AEON Microfinance (Cambodia) Co Ltd says it has expanded its instalment payment services into the agricultural sector, a new business type industry insiders say could be successful, but will still not be enough to strengthen one of Cambodia’s most crucial economic sectors.
“We will co-operate with agricultural equipment shops and provide the instalment for appliances such as cultivators, which cost about $2,000. We pay to the shop, and the customer pays to us monthly,” managing director Daisuke Maeda told the Post.
“But we understand that the customer [farmer] might not have a monthly income. So we will look at the market first, and the scheme will be changed according to the market demand.”
Part of Japan’s AEON Group, the microfinance institution (MFI) started offering an instalment service, or hire purchase (HP), in December 2011 for electrical appliances and motorbikes, which is different from loans directly given in cash to the customer.
Compared to other players in Cambodia’s crowded MFI market, AEON will charge a relatively high interest rate of about 3.3 per cent per month but does not take any collateral.
Bun Mony, president of the Cambodia Microfinance Association and chairman of MFI Sathapana Ltd, said despite their higher interest rates, they can compete with players who take collateral on a cheaper rate and “if [AEON] is professional enough, they can be successful.”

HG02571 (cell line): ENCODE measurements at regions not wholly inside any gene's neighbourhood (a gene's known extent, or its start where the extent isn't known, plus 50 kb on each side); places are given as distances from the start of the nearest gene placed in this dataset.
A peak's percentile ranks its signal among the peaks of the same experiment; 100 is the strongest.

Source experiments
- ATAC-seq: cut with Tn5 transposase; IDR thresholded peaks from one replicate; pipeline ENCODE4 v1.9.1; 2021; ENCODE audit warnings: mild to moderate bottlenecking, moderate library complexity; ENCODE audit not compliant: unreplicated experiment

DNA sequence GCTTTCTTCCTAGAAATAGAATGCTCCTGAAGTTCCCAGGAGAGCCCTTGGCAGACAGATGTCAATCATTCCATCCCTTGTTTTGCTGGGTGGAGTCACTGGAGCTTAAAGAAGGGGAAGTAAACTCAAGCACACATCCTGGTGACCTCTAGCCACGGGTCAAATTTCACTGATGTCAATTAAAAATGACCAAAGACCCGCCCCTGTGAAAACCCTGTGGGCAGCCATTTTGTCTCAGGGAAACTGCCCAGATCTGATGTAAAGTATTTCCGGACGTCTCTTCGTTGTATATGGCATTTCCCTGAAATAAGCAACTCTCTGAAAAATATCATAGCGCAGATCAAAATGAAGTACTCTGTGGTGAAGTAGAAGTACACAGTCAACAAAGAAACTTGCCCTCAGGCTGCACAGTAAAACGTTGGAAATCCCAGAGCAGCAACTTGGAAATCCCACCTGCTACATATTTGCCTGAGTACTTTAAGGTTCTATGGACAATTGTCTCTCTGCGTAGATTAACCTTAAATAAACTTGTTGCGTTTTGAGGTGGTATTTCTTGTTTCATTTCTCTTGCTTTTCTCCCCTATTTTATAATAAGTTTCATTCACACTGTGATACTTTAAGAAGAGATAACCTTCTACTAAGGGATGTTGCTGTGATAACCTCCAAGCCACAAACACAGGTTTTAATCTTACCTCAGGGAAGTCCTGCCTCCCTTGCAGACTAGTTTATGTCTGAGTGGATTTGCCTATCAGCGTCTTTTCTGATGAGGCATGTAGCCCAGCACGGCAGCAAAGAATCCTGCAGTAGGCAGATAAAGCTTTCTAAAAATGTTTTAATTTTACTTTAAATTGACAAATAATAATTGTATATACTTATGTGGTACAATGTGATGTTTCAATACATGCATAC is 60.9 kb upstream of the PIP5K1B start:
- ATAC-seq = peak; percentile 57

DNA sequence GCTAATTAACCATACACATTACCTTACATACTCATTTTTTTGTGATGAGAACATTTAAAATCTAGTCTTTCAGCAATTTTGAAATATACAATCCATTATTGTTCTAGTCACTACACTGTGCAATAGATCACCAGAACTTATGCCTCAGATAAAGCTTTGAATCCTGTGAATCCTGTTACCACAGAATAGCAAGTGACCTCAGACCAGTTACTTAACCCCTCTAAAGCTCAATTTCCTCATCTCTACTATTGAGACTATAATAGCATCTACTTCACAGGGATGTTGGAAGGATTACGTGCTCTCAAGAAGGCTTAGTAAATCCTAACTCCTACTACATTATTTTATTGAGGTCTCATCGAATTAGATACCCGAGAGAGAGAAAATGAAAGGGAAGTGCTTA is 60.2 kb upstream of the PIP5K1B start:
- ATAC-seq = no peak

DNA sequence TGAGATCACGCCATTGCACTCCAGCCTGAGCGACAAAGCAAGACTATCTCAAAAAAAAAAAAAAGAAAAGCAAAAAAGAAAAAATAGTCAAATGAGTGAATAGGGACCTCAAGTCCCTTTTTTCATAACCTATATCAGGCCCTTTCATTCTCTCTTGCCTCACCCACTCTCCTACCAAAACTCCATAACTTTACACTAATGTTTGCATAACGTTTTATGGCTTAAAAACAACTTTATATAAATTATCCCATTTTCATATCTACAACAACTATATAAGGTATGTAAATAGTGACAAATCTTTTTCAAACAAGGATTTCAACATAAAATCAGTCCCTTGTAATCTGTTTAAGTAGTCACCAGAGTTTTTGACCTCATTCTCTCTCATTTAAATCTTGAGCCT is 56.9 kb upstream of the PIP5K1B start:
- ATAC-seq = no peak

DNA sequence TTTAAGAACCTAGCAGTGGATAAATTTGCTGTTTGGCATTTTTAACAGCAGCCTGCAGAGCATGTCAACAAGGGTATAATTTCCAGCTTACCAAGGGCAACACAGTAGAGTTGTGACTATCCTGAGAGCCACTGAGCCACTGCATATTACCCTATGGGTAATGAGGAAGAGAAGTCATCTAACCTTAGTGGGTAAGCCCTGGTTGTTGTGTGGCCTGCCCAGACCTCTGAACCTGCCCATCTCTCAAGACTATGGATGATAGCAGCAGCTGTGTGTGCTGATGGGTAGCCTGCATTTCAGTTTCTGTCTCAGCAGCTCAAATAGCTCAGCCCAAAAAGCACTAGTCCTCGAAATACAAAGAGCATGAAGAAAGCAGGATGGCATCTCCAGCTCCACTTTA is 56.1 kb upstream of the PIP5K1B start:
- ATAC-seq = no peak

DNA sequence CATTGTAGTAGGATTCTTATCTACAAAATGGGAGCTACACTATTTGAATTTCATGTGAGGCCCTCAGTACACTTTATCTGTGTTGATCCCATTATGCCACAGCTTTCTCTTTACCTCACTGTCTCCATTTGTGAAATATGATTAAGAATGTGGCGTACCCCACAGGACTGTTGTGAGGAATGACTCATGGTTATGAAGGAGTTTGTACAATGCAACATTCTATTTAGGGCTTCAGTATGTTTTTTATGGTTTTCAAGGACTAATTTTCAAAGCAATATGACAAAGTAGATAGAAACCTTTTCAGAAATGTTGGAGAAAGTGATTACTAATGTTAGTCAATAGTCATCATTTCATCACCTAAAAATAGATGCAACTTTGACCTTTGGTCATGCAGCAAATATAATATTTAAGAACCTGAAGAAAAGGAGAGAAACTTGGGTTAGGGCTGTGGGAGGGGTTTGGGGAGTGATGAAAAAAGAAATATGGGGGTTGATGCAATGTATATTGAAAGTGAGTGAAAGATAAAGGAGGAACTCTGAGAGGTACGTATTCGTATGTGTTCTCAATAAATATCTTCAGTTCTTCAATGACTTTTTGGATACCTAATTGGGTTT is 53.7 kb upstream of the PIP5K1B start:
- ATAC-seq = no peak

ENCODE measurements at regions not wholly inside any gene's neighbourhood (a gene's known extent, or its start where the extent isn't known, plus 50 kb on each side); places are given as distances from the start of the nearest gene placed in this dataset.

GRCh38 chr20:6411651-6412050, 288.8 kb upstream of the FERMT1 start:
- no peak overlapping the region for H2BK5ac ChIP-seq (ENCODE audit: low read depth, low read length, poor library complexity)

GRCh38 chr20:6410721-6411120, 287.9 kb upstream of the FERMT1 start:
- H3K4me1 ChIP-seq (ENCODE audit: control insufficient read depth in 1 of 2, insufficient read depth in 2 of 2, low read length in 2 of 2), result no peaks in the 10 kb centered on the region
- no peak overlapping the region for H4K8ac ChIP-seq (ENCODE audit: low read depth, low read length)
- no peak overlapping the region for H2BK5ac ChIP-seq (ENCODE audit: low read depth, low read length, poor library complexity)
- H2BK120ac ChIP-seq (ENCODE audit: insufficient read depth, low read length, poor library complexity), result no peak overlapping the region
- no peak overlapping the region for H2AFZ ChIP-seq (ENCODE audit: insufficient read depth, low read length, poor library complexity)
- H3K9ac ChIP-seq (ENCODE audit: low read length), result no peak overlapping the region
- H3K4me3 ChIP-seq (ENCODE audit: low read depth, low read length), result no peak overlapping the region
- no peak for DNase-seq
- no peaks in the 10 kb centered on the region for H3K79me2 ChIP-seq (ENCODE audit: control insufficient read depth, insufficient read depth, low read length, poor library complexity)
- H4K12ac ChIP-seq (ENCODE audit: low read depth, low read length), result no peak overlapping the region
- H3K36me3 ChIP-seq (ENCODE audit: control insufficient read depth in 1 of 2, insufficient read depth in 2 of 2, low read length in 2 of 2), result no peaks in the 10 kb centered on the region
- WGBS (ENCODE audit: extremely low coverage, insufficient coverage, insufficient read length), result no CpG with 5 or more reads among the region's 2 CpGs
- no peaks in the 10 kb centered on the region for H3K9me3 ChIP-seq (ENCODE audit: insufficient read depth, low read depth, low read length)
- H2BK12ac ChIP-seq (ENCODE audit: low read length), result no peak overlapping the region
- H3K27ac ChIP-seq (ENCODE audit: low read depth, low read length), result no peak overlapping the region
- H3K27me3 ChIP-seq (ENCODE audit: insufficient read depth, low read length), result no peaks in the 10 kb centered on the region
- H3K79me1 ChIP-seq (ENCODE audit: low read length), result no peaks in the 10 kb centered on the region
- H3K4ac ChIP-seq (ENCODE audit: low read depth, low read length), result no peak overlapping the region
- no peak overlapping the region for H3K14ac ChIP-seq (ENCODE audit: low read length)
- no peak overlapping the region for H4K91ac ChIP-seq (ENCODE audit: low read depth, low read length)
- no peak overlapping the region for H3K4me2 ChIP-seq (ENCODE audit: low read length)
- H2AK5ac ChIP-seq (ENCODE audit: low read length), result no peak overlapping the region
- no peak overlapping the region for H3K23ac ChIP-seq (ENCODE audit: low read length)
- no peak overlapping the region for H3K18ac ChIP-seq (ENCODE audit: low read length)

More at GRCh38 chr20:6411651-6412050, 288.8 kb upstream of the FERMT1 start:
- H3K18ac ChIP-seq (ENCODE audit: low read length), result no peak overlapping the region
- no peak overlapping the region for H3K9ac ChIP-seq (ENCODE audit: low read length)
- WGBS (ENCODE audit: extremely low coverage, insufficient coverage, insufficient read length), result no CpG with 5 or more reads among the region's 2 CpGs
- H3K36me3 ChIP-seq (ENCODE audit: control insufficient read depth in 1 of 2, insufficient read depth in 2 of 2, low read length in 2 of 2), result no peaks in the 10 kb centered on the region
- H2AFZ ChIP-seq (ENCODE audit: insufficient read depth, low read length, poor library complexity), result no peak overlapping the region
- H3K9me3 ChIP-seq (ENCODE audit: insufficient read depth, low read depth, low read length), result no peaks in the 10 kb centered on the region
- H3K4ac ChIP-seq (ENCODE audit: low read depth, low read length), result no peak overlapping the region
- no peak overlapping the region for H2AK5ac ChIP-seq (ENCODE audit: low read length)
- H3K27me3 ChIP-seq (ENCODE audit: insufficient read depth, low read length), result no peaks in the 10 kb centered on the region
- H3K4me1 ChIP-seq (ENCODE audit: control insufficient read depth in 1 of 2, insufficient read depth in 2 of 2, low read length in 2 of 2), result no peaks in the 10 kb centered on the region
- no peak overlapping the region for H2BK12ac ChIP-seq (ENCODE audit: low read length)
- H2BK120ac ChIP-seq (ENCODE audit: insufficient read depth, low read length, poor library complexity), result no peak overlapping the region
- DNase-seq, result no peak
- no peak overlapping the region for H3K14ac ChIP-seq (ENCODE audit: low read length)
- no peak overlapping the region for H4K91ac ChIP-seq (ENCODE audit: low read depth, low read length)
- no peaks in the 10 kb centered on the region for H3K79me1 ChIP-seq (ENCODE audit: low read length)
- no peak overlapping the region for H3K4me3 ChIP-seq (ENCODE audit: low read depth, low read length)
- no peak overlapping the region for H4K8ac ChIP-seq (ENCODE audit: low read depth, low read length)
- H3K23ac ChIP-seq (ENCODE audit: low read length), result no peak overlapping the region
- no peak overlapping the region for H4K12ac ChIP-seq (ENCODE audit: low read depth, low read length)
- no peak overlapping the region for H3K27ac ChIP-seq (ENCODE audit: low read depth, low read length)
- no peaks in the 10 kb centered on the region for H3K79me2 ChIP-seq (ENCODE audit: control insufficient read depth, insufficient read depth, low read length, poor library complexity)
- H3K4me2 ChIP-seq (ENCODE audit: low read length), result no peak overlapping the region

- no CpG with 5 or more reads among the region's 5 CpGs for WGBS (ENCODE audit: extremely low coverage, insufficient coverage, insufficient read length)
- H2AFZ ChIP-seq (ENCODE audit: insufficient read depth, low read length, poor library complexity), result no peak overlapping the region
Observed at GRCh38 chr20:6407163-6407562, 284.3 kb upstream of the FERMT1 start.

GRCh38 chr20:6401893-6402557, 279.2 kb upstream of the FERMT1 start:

Independent agricultural analyst Srey Chanthy said “[Demand for agricultural loans and services] is quite high, and the supply is still limited, so I think they can do a good business because farmers need . . . planters, they need pumps.”
Earlier this week the Post reported that experts have long been concerned that a shortage of loan activity in Cambodian agriculture sector hinders its development. Even if loans are rising from major financial institutions, they fear it does not answer the real market demand.
Research by Srey Chanthy showed that at least $1 billion per year is needed by farmers to strengthen production, he reported.
“A loan cannot be the solution – we need more support from different sectors,” Bun Mony said.
Srey Chanthy said having one more contributor to the sector “can increase the amount of loans [and] offset some of the demand”.
But microfinance institutions “won’t care very much how farmers do their work”. He said rather than just giving them capital, MFIs should provide more advice to the farmers.
“The service provider should provide advice on . . . how can they increase productivity, where can they market their products – they [currently] don’t have those things. That’s why farmers cannot move out of poverty as fast as they wish.”